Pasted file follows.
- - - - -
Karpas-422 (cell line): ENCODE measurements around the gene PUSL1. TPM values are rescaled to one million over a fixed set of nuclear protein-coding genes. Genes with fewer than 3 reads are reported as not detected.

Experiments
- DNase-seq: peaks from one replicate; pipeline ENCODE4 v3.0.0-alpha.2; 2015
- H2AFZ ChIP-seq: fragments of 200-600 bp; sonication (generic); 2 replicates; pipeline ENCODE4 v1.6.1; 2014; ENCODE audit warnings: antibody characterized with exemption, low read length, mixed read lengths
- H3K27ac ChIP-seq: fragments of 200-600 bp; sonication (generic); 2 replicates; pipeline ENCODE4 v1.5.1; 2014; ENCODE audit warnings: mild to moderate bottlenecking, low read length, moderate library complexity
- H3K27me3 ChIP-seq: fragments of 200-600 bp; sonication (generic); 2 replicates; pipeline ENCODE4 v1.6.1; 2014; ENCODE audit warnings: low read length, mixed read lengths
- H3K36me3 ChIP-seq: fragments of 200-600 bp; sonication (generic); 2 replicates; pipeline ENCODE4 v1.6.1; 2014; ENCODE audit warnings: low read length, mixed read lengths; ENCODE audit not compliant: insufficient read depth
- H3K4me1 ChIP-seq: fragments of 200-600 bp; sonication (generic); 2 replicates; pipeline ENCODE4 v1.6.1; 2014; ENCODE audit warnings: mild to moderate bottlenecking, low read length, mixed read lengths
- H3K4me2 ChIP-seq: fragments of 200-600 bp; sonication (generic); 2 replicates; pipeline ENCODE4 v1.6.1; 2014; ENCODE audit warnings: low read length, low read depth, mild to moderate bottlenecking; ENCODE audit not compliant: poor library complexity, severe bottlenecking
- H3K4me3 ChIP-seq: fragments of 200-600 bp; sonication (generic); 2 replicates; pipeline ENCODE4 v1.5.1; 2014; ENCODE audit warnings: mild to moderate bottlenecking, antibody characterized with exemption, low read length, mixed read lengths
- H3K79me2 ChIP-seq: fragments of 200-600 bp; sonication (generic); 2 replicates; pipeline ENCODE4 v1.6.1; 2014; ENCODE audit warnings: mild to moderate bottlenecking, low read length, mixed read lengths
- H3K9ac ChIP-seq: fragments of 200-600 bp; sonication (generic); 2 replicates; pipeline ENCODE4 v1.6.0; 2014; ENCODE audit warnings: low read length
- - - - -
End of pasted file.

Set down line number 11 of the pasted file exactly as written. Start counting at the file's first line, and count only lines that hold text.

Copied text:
- H3K79me2 ChIP-seq: fragments of 200-600 bp; sonication (generic); 2 replicates; pipeline ENCODE4 v1.6.1; 2014; ENCODE audit warnings: mild to moderate bottlenecking, low read length, mixed read lengths